Pressed by Saban, Kushner declined to say whether Trump would recognize Jerusalem as the capital of Israel this week, as some reports have suggested.

Trump “is still looking at a lot of different facts,” Kushner said. “He will be the one who wants to tell you.”

Kushner came off as sympathetic but offered decidedly few details, especially since the administration had previously signaled that a roll-out of its peace plan could come early next year.

Kushner's presentation was "well-intentioned, short on details [and] remarkably similar to the contours of past administrations' plans," Shalom Lipner, a former official in the Israeli prime minister's office and a non-resident fellow at the Brookings Institution, told Al-Monitor.

A senior former Israeli security official who attended the forum told Al-Monitor that it was his understanding that the administration had decided to push back unveiling its peace plan until March. One reason for the delay may be because Prime Minister Benjamin Netanyahu, facing his own legal investigations, may be preparing for early elections, in which he may run as a peacemaker.

“There is consensus for early elections … to get a new … bulletproof political mandate before [possible] indictments are issued,” said the former Israeli security official, speaking not for attribution. Netanyahu could “run as a peacemaker, willing to embrace Trump’s peace initiative. That is [partly] why there is a delay in submitting Trump’s plan.”

Contrary to reports that the Saudis had summoned Palestinian Authority (PA) President Mahmoud Abbas to Riyadh last month to push him to accept Trump’s forthcoming peace package, the former Israeli security official said they had summoned Abbas at Egypt’s request to try to get Abbas to agree to return PLO forces to Gaza, as part of Cairo-brokered efforts to try to facilitate the PA’s control over Gaza.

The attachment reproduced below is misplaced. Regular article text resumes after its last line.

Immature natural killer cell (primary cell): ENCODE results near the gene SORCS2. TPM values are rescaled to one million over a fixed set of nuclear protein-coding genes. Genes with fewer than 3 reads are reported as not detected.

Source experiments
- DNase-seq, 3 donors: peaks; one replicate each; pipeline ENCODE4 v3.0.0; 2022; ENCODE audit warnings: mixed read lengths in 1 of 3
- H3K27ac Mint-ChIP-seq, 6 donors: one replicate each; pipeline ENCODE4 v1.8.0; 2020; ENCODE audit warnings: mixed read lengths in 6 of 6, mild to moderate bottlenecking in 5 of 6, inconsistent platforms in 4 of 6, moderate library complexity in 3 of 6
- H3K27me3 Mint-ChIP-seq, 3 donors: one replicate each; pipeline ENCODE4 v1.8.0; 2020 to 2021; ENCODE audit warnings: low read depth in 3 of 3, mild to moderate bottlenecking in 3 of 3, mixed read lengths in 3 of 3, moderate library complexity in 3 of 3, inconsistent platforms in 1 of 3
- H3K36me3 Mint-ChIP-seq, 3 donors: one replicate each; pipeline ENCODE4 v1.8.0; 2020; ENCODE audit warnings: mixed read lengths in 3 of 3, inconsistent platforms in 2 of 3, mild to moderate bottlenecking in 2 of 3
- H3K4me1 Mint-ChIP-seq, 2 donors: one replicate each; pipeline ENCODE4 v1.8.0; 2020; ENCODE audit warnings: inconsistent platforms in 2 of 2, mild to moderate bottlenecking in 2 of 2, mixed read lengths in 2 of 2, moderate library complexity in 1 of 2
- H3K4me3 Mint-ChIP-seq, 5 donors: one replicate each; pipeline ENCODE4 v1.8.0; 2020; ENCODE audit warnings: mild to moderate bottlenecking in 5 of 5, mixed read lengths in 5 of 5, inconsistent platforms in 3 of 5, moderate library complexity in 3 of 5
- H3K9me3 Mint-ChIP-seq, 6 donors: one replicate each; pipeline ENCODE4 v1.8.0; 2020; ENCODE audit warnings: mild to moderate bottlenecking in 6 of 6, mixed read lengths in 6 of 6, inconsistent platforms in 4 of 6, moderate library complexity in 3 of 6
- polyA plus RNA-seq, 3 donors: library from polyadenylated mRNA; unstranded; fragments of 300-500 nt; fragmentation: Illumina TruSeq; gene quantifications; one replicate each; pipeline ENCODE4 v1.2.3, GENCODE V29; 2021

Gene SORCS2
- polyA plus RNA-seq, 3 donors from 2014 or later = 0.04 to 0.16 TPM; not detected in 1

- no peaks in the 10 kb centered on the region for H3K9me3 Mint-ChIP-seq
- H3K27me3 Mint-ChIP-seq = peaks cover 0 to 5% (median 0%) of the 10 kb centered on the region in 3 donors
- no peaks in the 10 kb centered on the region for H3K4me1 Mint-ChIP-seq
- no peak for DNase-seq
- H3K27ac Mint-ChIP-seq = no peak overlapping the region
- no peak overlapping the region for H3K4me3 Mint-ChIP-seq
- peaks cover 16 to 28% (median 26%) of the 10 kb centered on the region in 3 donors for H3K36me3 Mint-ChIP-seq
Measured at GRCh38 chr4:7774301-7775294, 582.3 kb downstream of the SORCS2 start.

“What the Saudis did is give Kushner and Greenblatt a head start,” the former Israeli security official said. “That is, they provided a menu of steps that they are willing to take in order to help the process, some in visible ways, once they see evidence Israel is for real” about peace with the Palestinians.

US negotiators “have that deposit in their pocket … what the Saudis and Emiratis are willing to do vis a vis the Israeli public to convince them regional acceptance is round the corner,” he said.

As for how Kushner’s potential legal exposure in the Mueller probe might complicate the administration’s peace efforts, the former Israeli security official said it might be able to survive his distraction or even absence. Kushner’s function has largely been “to translate the Greenblatt product to the president and … when [needed], to show up with Greenblatt and be the message” that the Greenblatt team speaks for the president.

“If you want to look for a silver lining, this administration has been accumulating pro-Israeli credentials,” the former Israeli official said. “When they table a deal, it will be very hard for this [Netanyahu] administration to say no.”